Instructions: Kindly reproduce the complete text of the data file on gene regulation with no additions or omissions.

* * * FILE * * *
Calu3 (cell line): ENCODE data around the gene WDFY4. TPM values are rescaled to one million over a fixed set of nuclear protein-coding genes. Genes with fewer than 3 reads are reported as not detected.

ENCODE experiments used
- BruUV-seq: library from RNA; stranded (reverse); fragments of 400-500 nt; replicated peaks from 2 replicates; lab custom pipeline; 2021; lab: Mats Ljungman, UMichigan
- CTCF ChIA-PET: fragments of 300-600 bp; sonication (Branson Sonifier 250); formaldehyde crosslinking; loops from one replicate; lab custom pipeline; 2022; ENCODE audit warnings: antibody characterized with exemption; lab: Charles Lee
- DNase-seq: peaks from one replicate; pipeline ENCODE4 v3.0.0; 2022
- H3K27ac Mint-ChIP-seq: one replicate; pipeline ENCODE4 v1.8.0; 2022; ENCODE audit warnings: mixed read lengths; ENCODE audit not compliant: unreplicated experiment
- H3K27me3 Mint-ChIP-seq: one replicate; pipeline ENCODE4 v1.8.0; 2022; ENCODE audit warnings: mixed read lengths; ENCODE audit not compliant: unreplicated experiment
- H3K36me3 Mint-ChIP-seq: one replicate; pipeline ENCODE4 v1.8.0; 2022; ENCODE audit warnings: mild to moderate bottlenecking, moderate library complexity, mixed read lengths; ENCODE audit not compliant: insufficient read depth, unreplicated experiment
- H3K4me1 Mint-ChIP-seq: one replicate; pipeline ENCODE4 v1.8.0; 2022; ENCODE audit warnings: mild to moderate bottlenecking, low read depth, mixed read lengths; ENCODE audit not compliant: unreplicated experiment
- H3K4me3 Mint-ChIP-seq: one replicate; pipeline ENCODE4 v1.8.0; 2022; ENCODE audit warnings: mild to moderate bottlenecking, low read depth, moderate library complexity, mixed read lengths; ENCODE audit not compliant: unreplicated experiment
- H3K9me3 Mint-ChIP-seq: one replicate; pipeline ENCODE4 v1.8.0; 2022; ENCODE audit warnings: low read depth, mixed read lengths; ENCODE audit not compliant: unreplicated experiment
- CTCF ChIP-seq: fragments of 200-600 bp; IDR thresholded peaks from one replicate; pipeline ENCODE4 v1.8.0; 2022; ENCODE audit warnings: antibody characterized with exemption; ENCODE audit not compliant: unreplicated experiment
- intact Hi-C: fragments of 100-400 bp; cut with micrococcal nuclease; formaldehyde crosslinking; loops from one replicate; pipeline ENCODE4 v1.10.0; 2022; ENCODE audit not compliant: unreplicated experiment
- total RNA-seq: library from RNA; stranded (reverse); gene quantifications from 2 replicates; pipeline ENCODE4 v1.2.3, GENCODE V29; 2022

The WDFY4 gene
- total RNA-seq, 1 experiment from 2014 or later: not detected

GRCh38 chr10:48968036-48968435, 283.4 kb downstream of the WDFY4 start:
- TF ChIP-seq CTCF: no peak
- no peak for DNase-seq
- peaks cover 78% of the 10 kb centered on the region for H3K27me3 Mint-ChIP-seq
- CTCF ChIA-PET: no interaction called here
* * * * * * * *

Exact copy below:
Calu3 (cell line): ENCODE data around the gene WDFY4. TPM values are rescaled to one million over a fixed set of nuclear protein-coding genes. Genes with fewer than 3 reads are reported as not detected.

ENCODE experiments used
- BruUV-seq: library from RNA; stranded (reverse); fragments of 400-500 nt; replicated peaks from 2 replicates; lab custom pipeline; 2021; lab: Mats Ljungman, UMichigan
- CTCF ChIA-PET: fragments of 300-600 bp; sonication (Branson Sonifier 250); formaldehyde crosslinking; loops from one replicate; lab custom pipeline; 2022; ENCODE audit warnings: antibody characterized with exemption; lab: Charles Lee
- DNase-seq: peaks from one replicate; pipeline ENCODE4 v3.0.0; 2022
- H3K27ac Mint-ChIP-seq: one replicate; pipeline ENCODE4 v1.8.0; 2022; ENCODE audit warnings: mixed read lengths; ENCODE audit not compliant: unreplicated experiment
- H3K27me3 Mint-ChIP-seq: one replicate; pipeline ENCODE4 v1.8.0; 2022; ENCODE audit warnings: mixed read lengths; ENCODE audit not compliant: unreplicated experiment
- H3K36me3 Mint-ChIP-seq: one replicate; pipeline ENCODE4 v1.8.0; 2022; ENCODE audit warnings: mild to moderate bottlenecking, moderate library complexity, mixed read lengths; ENCODE audit not compliant: insufficient read depth, unreplicated experiment
- H3K4me1 Mint-ChIP-seq: one replicate; pipeline ENCODE4 v1.8.0; 2022; ENCODE audit warnings: mild to moderate bottlenecking, low read depth, mixed read lengths; ENCODE audit not compliant: unreplicated experiment
- H3K4me3 Mint-ChIP-seq: one replicate; pipeline ENCODE4 v1.8.0; 2022; ENCODE audit warnings: mild to moderate bottlenecking, low read depth, moderate library complexity, mixed read lengths; ENCODE audit not compliant: unreplicated experiment
- H3K9me3 Mint-ChIP-seq: one replicate; pipeline ENCODE4 v1.8.0; 2022; ENCODE audit warnings: low read depth, mixed read lengths; ENCODE audit not compliant: unreplicated experiment
- CTCF ChIP-seq: fragments of 200-600 bp; IDR thresholded peaks from one replicate; pipeline ENCODE4 v1.8.0; 2022; ENCODE audit warnings: antibody characterized with exemption; ENCODE audit not compliant: unreplicated experiment
- intact Hi-C: fragments of 100-400 bp; cut with micrococcal nuclease; formaldehyde crosslinking; loops from one replicate; pipeline ENCODE4 v1.10.0; 2022; ENCODE audit not compliant: unreplicated experiment
- total RNA-seq: library from RNA; stranded (reverse); gene quantifications from 2 replicates; pipeline ENCODE4 v1.2.3, GENCODE V29; 2022

The WDFY4 gene
- total RNA-seq, 1 experiment from 2014 or later: not detected

GRCh38 chr10:48968036-48968435, 283.4 kb downstream of the WDFY4 start:
- TF ChIP-seq CTCF: no peak
- no peak for DNase-seq
- peaks cover 78% of the 10 kb centered on the region for H3K27me3 Mint-ChIP-seq
- CTCF ChIA-PET: no interaction called here